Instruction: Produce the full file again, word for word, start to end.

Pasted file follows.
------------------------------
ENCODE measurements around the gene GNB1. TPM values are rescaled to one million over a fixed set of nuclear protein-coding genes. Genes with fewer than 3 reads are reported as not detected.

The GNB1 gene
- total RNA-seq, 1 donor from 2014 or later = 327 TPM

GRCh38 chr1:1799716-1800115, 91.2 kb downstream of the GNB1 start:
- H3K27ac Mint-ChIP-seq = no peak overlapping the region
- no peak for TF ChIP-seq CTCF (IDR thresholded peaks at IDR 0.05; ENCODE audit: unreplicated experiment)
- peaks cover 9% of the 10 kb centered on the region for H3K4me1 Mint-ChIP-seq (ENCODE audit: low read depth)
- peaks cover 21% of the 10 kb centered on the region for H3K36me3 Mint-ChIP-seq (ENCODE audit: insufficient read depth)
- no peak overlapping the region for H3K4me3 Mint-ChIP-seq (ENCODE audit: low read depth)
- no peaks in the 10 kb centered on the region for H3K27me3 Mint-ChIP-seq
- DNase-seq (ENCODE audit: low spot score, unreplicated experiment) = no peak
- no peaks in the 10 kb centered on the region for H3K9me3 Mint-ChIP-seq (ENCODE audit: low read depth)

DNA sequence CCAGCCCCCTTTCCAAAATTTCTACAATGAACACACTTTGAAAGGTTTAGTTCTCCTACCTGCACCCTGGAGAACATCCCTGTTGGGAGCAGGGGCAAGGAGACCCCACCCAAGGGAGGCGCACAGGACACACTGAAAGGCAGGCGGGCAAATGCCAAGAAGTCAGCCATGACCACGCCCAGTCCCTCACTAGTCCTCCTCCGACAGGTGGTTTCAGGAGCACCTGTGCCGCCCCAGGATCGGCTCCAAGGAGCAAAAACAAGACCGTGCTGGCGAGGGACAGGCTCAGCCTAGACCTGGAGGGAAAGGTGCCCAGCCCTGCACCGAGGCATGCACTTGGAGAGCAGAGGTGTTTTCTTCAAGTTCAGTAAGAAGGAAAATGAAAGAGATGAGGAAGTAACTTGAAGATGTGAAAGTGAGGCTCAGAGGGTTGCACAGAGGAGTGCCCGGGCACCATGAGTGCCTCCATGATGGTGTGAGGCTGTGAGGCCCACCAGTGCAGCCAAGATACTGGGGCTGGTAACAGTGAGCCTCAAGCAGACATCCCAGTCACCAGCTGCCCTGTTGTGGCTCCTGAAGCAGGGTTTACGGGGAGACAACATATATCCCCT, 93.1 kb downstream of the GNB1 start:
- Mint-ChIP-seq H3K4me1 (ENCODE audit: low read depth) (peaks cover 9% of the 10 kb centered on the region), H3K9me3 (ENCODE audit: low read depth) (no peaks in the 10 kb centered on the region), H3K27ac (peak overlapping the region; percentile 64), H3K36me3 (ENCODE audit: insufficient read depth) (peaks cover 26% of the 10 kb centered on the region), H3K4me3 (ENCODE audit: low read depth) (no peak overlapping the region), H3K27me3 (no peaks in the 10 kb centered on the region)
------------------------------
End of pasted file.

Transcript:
ENCODE measurements around the gene GNB1. TPM values are rescaled to one million over a fixed set of nuclear protein-coding genes. Genes with fewer than 3 reads are reported as not detected.

The GNB1 gene
- total RNA-seq, 1 donor from 2014 or later = 327 TPM

GRCh38 chr1:1799716-1800115, 91.2 kb downstream of the GNB1 start:
- H3K27ac Mint-ChIP-seq = no peak overlapping the region
- no peak for TF ChIP-seq CTCF (IDR thresholded peaks at IDR 0.05; ENCODE audit: unreplicated experiment)
- peaks cover 9% of the 10 kb centered on the region for H3K4me1 Mint-ChIP-seq (ENCODE audit: low read depth)
- peaks cover 21% of the 10 kb centered on the region for H3K36me3 Mint-ChIP-seq (ENCODE audit: insufficient read depth)
- no peak overlapping the region for H3K4me3 Mint-ChIP-seq (ENCODE audit: low read depth)
- no peaks in the 10 kb centered on the region for H3K27me3 Mint-ChIP-seq
- DNase-seq (ENCODE audit: low spot score, unreplicated experiment) = no peak
- no peaks in the 10 kb centered on the region for H3K9me3 Mint-ChIP-seq (ENCODE audit: low read depth)

DNA sequence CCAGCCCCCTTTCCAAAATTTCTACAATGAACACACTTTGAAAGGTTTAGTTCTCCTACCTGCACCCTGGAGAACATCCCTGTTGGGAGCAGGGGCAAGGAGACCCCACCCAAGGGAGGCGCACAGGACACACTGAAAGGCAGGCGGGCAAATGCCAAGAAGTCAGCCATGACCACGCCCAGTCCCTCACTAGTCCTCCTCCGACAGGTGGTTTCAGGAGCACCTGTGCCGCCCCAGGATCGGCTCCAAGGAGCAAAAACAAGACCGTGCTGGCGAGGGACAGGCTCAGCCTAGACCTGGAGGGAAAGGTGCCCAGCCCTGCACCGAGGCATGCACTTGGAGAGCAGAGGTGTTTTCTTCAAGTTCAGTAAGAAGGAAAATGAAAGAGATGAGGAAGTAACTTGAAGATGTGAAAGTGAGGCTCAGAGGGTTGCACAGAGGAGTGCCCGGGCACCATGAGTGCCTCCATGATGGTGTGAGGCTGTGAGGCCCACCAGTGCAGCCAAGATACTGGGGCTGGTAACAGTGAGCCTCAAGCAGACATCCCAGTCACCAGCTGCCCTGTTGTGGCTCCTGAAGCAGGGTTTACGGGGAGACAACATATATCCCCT, 93.1 kb downstream of the GNB1 start:
- Mint-ChIP-seq H3K4me1 (ENCODE audit: low read depth) (peaks cover 9% of the 10 kb centered on the region), H3K9me3 (ENCODE audit: low read depth) (no peaks in the 10 kb centered on the region), H3K27ac (peak overlapping the region; percentile 64), H3K36me3 (ENCODE audit: insufficient read depth) (peaks cover 26% of the 10 kb centered on the region), H3K4me3 (ENCODE audit: low read depth) (no peak overlapping the region), H3K27me3 (no peaks in the 10 kb centered on the region)